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Wednesdays with Wade: Tinker Bell Talks!

Wade Sampson shares some of Disney historian Jim Korkis’s notes from and interview with original Tinker Bell model Margaret Kerry.

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I’d like to take this column to give a very big plug to Margaret Kerry’s new website. For those readers who liked my earlier column on Disneyland’s first Tinker Bells, then this will be a “must visit” site for you. (And Disney Archivist Dave Smith explained why “Tinker Bell” is two words because in the Disney animated film, Captain Hook refers to her as “Miss Bell”.)

For those of you not familiar with Margaret Kerry, Margaret’s career goes back to when she performed in the “Our Gang” series and films like Eddie Cantor’s “If You Knew Susie”. “The Charlie Ruggles Show,” one of the first network television family sitcoms on ABC, cast Margaret as the eldest daughter, Sharon. The final episode was her character’s wedding and honeymoon and it turned out to be a major media event.

Later, Margaret married Producer *** Brown and found a new career as a voice over artist in her husband’s uniquely animated productions. She is the voice of Spinner and Paddlefoot and the females in the first animated series to feature SYNCHRO-VOX (which is basically human talking lips superimposed on a cartoon drawing,) “Clutch Cargo”. “Captain Fathom” and “Space Angel” followed. Margaret can also be seen in many of the live-action segments that open and close the 139 episodes of “The New Three Stooges,” as well as be heard in the animated portion voicing all the kids, females, and various odd characters.

However, for readers of this website, Margaret’s most memorable theatrical performance was to be the live action reference model for the character of Tinker Bell in Disney’s animated “Peter Pan” at the tender age of twenty-two. Despite Walt himself in a magazine quote leading the public to believe that Tinker Bell was inspired by Marilyn Monroe, animator Marc Davis very loudly and frequently emphasized that it was Margaret who provided the physical inspiration.

Margaret is currently finishing up her autobiographical scrapbook entitled “Tinker Bell Talks: Tales of a Pixie Dusted Life”.

In October 2003, I got to accompany Disney Historian Jim Korkis as he walked Margaret around the World Showcase at Epcot. Margaret is a member of the Carolwood Pacific Historical Society and made her first trip to Walt Disney World for the re-dedication of the Roger E. Broggie engine. Jim was one of the speakers at the event but he is also a great interviewer who is often able to get unique stories out of someone. If you don’t believe me, check out his Ward Kimball interview that will be appearing in the second volume of “Walt’s People” out this summer. Jim got Ward to share stories that have never appeared anywhere else.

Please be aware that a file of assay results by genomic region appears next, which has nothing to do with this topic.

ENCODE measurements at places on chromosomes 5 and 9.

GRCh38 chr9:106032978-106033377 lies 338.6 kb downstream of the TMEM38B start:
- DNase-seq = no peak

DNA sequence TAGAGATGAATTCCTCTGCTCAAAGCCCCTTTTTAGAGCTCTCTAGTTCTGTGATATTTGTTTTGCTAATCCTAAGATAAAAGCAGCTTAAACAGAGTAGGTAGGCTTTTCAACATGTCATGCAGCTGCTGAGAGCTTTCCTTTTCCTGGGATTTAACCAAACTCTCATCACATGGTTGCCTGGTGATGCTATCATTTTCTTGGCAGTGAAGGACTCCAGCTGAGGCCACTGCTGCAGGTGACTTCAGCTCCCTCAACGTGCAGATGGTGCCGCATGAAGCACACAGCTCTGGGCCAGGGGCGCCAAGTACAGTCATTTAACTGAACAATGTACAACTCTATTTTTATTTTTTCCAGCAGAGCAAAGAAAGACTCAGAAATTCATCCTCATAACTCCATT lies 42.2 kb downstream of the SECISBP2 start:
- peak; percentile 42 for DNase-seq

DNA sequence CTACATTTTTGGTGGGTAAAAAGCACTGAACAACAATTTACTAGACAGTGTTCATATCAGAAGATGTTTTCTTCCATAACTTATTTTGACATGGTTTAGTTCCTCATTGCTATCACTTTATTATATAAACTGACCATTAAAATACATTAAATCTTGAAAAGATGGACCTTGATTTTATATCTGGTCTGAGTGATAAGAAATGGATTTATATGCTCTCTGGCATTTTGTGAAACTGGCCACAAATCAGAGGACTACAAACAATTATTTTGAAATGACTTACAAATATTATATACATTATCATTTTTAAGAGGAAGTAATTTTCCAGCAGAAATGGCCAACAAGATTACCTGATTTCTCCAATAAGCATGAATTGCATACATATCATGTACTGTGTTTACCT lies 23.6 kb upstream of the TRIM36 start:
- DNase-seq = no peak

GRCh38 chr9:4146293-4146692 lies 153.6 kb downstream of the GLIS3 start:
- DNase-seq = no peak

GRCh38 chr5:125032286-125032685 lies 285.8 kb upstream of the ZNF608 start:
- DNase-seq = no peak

So to help publicize Margaret’s site, I asked Jim if I could share some of the notes he took while talking with Margaret that afternoon. However, those notes really don’t capture the experience of walking with those two and seeing Margaret wearing her “original Tinker Bell” nametag and so generously giving her autograph to those around World Showcase who recognized Jim and Jim proudly introducing her and quietly stepping back so the spotlight could shine on Margaret. (Jim even cleverly had some Tinker Bell pictures with him for Margaret to shine for her many fans.)

In his e-mail, Jim said, “Anything to help Margaret! She is a delightful, intelligent and classy woman who will never age. She has more energy than the eighteen year olds I mentor. I have been patiently waiting for her book since we discussed it over lunch at the Germany pavilion at Epcot. I still treasure the card of sympathy she sent when my father passed away several months ago. I hope that this brief glimpse at our conversation will encourage readers to not only visit her website but to buy her book. And tell Margaret I am sorry I missed her birthday and next time I am the one paying for the lunch!”

So here are some of Disney Historian Jim Korkis’s notes of Margaret Kerry’s memories from that sunny afternoon in October 2003:

“I had an agent who sent me over for the Disney audition for PETER PAN. How do you audition for animation and for a character who doesn’t speak? At home I had a room set up…my dance room…with all these mirrors and a bar, etc….so I got this little record player and put on an instrumental record and I worked up a pantomime to the beat of the record of making breakfast. You know, carrying eggs and maybe dropping one, etc. So the next day I went to the studio and took the record player and put on the record and did this mime I had created. I believe there were three people there…probably Marc Davis and Gerry Geronomi and somebody else I can’t remember right now. Anyway, they gave me some direction of ‘look up as if you see such and such’, etc. Now my memory is that they offered me the job there and then but it may have been not until I got home that I got the offer.

“Anyway, they said, ‘at your convenience, please come in on Monday’ and that sounded odd to me so I pushed it and said ‘How about 10:00?’ and they said ‘Fine’. So I showed up and was in a bathing suit….and tennis shoes! You can see it in a publicity photo or two and they offered to get me ballet slippers and I told them I had those at home and I would bring them in the next day and I did.

“They called me ‘Two Take Tink’ because I would get it right the first time and then they would have me do it a second time for ‘safety’. I was so young and foolish. I could have made a lot more money messing things up so they would have to do it over and over. I am the one who suggested they bring in Roland Dupree to body double Peter. Roland was a terrific dancer but never grew beyond five foot five so never became a romantic lead dancer.”